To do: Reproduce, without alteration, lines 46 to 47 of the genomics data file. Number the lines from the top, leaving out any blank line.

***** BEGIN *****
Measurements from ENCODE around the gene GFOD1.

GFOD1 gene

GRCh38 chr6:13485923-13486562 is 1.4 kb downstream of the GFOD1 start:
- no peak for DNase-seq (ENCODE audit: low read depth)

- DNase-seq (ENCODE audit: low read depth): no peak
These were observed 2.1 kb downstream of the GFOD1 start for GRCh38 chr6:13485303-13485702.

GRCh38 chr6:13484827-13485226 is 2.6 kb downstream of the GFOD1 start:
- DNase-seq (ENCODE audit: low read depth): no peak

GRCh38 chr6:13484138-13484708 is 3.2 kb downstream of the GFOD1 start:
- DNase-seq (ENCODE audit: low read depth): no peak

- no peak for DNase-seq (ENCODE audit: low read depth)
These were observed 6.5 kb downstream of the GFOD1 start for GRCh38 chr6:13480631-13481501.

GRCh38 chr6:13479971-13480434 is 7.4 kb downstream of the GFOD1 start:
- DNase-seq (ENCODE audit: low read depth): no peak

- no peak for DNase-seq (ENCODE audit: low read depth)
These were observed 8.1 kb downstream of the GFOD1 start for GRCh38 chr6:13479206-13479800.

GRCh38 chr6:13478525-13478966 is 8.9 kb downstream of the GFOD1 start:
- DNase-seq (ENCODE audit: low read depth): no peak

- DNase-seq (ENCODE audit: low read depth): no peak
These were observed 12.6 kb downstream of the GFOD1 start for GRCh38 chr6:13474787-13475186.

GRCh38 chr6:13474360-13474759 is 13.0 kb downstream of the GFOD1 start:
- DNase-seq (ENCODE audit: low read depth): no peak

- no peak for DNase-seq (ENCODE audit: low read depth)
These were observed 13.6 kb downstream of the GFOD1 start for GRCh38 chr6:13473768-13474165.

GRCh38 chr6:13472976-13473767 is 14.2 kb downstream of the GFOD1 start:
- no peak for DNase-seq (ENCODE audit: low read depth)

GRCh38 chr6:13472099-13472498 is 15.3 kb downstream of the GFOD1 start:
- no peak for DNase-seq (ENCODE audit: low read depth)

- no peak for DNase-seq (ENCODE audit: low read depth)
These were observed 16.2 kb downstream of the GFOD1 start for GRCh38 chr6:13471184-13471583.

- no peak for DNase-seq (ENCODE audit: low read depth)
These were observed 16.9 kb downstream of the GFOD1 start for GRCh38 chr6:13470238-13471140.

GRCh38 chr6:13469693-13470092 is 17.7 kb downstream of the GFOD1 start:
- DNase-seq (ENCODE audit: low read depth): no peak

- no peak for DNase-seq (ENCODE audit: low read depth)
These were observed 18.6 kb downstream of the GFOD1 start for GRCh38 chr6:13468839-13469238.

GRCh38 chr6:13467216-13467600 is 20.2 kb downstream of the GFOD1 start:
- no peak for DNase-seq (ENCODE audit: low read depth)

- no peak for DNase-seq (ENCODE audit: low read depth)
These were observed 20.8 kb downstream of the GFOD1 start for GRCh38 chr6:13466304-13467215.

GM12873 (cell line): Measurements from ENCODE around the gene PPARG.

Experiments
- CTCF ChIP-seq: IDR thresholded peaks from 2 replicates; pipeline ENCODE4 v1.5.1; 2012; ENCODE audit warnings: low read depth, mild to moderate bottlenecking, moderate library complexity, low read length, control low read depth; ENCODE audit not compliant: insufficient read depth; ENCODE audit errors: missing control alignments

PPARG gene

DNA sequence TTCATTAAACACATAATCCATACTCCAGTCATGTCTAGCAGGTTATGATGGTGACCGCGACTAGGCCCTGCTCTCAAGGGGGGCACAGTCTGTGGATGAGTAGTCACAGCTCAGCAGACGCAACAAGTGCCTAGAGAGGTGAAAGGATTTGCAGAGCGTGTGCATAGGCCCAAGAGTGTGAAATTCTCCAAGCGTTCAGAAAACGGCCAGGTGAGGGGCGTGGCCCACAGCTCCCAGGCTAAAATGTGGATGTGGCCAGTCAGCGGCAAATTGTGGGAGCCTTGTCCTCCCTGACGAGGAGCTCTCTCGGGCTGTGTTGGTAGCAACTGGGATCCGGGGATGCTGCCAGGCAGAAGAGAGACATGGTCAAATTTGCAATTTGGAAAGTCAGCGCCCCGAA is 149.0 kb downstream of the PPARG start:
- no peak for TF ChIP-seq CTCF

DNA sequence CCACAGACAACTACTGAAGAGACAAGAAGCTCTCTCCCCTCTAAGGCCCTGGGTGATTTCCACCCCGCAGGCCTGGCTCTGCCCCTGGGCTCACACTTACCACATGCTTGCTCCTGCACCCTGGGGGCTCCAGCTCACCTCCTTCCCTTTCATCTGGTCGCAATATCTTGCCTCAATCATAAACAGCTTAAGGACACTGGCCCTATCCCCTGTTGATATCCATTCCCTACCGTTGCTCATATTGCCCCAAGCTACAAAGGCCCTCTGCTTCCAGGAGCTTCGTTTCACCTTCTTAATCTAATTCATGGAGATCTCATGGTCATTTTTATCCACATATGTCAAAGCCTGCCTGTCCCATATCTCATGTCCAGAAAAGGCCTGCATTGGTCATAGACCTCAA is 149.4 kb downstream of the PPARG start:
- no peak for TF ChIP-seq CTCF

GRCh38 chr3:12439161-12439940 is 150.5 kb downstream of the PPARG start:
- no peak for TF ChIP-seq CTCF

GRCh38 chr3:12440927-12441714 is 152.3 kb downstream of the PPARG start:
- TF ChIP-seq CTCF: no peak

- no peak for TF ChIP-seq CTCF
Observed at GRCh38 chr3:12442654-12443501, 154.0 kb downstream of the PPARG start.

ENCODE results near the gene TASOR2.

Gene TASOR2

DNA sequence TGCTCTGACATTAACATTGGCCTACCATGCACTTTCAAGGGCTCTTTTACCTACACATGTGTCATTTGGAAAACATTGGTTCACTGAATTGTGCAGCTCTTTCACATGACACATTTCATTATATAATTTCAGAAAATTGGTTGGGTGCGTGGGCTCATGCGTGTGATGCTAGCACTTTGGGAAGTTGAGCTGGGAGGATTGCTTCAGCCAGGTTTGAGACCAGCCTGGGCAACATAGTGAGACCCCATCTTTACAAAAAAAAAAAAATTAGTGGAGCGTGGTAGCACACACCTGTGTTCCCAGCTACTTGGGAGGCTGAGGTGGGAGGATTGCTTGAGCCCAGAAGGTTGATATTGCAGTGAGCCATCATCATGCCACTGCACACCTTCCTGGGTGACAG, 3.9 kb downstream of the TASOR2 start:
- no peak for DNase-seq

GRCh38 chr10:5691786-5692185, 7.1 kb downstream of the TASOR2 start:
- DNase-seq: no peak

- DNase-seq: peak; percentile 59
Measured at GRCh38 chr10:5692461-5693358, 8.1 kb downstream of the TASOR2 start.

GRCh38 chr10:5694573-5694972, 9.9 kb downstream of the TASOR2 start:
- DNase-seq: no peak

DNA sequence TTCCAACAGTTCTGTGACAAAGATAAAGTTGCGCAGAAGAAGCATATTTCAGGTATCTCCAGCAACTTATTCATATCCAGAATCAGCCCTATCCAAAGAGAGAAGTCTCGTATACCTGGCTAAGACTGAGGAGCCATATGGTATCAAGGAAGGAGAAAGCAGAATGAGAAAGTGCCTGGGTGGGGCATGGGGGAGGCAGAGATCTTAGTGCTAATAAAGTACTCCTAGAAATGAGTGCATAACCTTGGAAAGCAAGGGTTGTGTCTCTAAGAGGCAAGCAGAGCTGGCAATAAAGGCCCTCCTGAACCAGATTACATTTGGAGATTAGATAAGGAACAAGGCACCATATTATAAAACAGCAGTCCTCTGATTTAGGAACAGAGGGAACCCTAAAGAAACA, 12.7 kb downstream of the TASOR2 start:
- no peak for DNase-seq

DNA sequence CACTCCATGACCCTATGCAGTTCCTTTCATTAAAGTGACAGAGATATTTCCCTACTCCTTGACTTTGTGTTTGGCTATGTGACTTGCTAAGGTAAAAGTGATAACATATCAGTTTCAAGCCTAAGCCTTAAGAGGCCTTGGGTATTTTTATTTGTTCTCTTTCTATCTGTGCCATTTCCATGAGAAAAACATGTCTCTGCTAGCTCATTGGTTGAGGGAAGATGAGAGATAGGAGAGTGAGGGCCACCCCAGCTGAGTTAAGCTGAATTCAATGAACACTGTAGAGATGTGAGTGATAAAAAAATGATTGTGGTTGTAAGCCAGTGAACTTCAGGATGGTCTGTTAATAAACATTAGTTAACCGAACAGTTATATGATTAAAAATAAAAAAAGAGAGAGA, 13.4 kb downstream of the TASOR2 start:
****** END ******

- no peak for TF ChIP-seq CTCF

DNA sequence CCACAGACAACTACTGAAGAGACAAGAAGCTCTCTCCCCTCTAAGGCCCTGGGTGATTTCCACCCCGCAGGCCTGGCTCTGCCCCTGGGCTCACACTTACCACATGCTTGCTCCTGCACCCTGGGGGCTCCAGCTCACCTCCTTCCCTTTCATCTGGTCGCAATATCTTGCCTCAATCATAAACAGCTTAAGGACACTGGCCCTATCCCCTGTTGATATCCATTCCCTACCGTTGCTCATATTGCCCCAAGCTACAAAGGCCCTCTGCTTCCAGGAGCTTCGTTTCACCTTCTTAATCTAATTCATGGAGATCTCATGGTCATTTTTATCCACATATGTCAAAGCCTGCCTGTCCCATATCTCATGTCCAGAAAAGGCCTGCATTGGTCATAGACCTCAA is 149.4 kb downstream of the PPARG start: